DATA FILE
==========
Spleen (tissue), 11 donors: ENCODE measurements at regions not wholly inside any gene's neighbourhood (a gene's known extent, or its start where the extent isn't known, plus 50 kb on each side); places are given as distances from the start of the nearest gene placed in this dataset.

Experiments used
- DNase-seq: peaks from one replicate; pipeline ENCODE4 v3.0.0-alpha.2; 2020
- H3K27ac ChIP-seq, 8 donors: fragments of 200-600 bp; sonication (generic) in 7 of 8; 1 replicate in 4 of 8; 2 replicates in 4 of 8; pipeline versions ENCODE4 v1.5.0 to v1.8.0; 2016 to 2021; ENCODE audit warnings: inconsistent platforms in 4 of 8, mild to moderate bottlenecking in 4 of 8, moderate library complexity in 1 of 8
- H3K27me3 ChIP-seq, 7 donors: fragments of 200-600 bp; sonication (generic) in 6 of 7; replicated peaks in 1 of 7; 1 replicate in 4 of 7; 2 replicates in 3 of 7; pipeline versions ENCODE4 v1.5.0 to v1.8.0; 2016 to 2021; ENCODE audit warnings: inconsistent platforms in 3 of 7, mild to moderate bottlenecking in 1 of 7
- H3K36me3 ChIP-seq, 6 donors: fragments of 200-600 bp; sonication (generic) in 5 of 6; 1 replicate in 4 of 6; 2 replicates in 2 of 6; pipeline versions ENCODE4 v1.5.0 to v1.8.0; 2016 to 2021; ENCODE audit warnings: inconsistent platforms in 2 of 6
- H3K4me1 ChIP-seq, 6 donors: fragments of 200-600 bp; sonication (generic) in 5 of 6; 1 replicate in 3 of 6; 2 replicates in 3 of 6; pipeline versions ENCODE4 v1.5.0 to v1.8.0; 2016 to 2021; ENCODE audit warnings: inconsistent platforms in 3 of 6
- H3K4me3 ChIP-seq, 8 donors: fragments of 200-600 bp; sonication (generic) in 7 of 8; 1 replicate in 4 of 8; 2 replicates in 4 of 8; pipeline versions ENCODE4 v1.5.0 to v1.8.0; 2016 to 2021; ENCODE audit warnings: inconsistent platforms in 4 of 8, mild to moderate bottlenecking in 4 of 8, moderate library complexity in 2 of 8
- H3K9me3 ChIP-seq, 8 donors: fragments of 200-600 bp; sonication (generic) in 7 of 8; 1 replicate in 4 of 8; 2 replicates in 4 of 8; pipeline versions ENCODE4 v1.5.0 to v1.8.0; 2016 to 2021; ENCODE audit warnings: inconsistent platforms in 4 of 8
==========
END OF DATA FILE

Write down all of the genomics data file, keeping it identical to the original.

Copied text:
Spleen (tissue), 11 donors: ENCODE measurements at regions not wholly inside any gene's neighbourhood (a gene's known extent, or its start where the extent isn't known, plus 50 kb on each side); places are given as distances from the start of the nearest gene placed in this dataset.

Experiments used
- DNase-seq: peaks from one replicate; pipeline ENCODE4 v3.0.0-alpha.2; 2020
- H3K27ac ChIP-seq, 8 donors: fragments of 200-600 bp; sonication (generic) in 7 of 8; 1 replicate in 4 of 8; 2 replicates in 4 of 8; pipeline versions ENCODE4 v1.5.0 to v1.8.0; 2016 to 2021; ENCODE audit warnings: inconsistent platforms in 4 of 8, mild to moderate bottlenecking in 4 of 8, moderate library complexity in 1 of 8
- H3K27me3 ChIP-seq, 7 donors: fragments of 200-600 bp; sonication (generic) in 6 of 7; replicated peaks in 1 of 7; 1 replicate in 4 of 7; 2 replicates in 3 of 7; pipeline versions ENCODE4 v1.5.0 to v1.8.0; 2016 to 2021; ENCODE audit warnings: inconsistent platforms in 3 of 7, mild to moderate bottlenecking in 1 of 7
- H3K36me3 ChIP-seq, 6 donors: fragments of 200-600 bp; sonication (generic) in 5 of 6; 1 replicate in 4 of 6; 2 replicates in 2 of 6; pipeline versions ENCODE4 v1.5.0 to v1.8.0; 2016 to 2021; ENCODE audit warnings: inconsistent platforms in 2 of 6
- H3K4me1 ChIP-seq, 6 donors: fragments of 200-600 bp; sonication (generic) in 5 of 6; 1 replicate in 3 of 6; 2 replicates in 3 of 6; pipeline versions ENCODE4 v1.5.0 to v1.8.0; 2016 to 2021; ENCODE audit warnings: inconsistent platforms in 3 of 6
- H3K4me3 ChIP-seq, 8 donors: fragments of 200-600 bp; sonication (generic) in 7 of 8; 1 replicate in 4 of 8; 2 replicates in 4 of 8; pipeline versions ENCODE4 v1.5.0 to v1.8.0; 2016 to 2021; ENCODE audit warnings: inconsistent platforms in 4 of 8, mild to moderate bottlenecking in 4 of 8, moderate library complexity in 2 of 8
- H3K9me3 ChIP-seq, 8 donors: fragments of 200-600 bp; sonication (generic) in 7 of 8; 1 replicate in 4 of 8; 2 replicates in 4 of 8; pipeline versions ENCODE4 v1.5.0 to v1.8.0; 2016 to 2021; ENCODE audit warnings: inconsistent platforms in 4 of 8